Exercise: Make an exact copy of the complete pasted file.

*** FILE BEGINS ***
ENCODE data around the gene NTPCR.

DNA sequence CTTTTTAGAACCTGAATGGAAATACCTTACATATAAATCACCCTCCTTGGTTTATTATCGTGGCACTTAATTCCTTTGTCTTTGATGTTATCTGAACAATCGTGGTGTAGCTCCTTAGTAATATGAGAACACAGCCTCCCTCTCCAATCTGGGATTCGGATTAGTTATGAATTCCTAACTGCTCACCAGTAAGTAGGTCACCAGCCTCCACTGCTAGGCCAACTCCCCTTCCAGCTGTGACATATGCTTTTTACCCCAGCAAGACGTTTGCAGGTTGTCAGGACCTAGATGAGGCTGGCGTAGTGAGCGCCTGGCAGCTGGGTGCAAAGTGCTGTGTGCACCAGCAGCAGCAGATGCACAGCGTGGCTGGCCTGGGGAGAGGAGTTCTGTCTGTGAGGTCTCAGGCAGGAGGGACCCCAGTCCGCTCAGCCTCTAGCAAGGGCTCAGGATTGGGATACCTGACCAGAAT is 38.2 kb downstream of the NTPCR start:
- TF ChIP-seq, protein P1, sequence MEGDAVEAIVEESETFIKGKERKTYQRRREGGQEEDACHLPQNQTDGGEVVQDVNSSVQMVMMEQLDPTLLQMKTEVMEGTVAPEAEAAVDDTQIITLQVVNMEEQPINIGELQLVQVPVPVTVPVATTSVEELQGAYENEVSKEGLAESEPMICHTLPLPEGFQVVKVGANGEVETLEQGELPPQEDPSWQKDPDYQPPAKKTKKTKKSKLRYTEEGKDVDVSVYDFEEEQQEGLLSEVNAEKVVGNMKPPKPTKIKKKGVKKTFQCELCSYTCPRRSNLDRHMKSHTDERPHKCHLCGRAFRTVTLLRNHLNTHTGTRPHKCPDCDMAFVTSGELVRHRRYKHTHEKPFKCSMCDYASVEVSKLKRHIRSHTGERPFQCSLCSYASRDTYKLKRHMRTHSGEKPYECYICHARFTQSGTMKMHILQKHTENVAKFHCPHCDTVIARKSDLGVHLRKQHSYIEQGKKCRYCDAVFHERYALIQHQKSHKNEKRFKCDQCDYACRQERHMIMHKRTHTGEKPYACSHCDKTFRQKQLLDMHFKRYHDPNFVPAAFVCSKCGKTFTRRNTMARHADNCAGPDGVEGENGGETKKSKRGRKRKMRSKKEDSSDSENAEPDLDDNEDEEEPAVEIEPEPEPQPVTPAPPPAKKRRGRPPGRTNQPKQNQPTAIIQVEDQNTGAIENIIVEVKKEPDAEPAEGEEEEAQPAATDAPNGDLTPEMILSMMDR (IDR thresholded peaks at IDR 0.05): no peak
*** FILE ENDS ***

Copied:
ENCODE data around the gene NTPCR.

DNA sequence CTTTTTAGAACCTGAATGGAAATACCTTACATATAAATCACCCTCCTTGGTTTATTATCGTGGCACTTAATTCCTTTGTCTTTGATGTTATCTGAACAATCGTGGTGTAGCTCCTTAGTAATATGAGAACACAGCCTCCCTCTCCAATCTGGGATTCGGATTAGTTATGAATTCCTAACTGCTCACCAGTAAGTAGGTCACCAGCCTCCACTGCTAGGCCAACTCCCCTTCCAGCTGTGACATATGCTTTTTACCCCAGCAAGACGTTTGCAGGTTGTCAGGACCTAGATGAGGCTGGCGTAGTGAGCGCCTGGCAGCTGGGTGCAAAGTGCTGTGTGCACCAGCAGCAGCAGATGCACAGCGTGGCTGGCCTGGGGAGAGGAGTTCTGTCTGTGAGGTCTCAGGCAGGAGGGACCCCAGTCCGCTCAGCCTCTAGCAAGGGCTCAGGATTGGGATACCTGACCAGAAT is 38.2 kb downstream of the NTPCR start:
- TF ChIP-seq, protein P1, sequence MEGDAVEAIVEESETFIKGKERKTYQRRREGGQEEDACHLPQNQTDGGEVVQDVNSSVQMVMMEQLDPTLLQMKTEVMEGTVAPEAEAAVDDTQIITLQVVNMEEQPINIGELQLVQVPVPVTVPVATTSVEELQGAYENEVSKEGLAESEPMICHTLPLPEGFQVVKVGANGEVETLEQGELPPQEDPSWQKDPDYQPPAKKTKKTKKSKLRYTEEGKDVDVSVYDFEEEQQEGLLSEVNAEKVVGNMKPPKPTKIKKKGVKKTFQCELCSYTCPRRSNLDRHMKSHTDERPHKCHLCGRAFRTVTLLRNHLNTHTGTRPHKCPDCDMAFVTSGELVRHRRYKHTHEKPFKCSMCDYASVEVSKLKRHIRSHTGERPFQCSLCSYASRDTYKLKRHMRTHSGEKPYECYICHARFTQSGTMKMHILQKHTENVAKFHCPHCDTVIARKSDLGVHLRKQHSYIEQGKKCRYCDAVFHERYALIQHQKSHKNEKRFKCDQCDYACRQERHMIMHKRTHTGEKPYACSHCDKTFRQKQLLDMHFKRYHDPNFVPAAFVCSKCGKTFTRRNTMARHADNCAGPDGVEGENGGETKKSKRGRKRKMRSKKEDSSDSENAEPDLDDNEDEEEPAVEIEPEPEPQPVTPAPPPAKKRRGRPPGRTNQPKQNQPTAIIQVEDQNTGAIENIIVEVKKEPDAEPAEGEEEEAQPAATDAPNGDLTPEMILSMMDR (IDR thresholded peaks at IDR 0.05): no peak